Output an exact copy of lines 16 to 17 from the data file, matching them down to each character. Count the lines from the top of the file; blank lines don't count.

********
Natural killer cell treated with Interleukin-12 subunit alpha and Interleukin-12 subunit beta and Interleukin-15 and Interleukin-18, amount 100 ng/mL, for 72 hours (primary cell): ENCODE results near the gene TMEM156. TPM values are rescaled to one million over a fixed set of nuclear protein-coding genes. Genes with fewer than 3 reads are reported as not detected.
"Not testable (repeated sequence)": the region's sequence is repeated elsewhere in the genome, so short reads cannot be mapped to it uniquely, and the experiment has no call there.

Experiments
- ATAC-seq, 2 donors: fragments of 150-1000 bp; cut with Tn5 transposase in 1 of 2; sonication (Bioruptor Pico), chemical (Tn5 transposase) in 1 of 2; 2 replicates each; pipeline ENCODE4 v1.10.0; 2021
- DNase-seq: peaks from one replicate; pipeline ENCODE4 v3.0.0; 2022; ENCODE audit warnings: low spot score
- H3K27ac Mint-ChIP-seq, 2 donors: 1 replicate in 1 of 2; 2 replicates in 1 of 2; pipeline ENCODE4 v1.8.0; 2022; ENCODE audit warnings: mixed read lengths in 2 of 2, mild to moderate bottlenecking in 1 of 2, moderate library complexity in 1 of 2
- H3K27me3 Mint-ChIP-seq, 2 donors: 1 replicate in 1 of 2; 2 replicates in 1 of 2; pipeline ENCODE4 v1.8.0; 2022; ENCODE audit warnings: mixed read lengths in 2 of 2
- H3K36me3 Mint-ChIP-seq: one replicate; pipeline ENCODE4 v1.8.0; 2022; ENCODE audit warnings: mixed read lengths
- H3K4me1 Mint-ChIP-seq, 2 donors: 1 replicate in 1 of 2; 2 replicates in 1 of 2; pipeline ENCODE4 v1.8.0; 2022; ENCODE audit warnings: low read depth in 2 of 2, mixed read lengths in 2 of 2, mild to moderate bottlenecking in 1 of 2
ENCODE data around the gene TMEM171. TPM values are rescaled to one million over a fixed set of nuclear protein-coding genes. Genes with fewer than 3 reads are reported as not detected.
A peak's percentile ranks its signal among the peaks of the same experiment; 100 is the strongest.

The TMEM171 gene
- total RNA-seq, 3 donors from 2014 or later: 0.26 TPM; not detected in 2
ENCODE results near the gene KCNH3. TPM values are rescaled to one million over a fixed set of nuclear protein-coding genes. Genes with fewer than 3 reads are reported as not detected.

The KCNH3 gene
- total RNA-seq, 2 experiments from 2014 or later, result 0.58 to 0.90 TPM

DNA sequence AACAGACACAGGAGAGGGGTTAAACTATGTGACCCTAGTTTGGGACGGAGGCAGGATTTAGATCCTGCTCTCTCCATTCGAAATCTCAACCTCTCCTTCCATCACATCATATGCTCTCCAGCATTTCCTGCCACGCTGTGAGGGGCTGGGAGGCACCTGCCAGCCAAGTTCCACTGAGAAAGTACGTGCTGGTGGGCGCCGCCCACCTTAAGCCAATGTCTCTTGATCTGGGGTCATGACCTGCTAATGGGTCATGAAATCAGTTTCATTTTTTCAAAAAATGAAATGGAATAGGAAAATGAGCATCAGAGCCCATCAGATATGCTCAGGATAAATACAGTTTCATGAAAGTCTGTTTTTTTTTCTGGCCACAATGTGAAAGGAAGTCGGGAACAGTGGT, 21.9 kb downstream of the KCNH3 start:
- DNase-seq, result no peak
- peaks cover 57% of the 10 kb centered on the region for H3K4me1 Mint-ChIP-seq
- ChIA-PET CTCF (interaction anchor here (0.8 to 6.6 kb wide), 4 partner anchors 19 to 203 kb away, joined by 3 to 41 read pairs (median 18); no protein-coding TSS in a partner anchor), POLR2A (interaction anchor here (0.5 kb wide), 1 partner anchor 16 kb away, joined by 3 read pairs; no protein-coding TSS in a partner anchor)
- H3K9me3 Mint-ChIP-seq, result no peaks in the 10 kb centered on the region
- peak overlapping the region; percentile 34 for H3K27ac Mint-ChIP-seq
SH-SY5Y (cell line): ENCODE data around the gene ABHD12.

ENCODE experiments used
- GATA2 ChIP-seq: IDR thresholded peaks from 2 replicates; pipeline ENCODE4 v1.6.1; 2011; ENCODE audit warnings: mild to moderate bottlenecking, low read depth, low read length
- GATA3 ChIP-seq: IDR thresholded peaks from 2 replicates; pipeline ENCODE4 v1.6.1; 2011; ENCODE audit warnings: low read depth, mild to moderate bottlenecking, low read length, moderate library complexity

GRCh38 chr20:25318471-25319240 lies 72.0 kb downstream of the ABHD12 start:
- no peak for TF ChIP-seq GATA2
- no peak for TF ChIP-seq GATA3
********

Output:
- total RNA-seq, 2 experiments from 2014 or later, result 0.58 to 0.90 TPM

DNA sequence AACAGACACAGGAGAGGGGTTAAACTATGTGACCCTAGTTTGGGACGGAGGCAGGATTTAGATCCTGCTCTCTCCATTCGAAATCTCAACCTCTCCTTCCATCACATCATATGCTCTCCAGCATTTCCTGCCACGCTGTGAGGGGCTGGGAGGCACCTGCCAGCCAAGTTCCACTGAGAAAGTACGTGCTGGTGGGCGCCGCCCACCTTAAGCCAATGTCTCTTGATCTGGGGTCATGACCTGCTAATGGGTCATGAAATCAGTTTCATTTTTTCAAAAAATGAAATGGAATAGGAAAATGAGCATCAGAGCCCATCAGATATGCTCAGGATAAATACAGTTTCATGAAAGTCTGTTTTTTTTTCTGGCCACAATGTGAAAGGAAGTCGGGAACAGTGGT, 21.9 kb downstream of the KCNH3 start: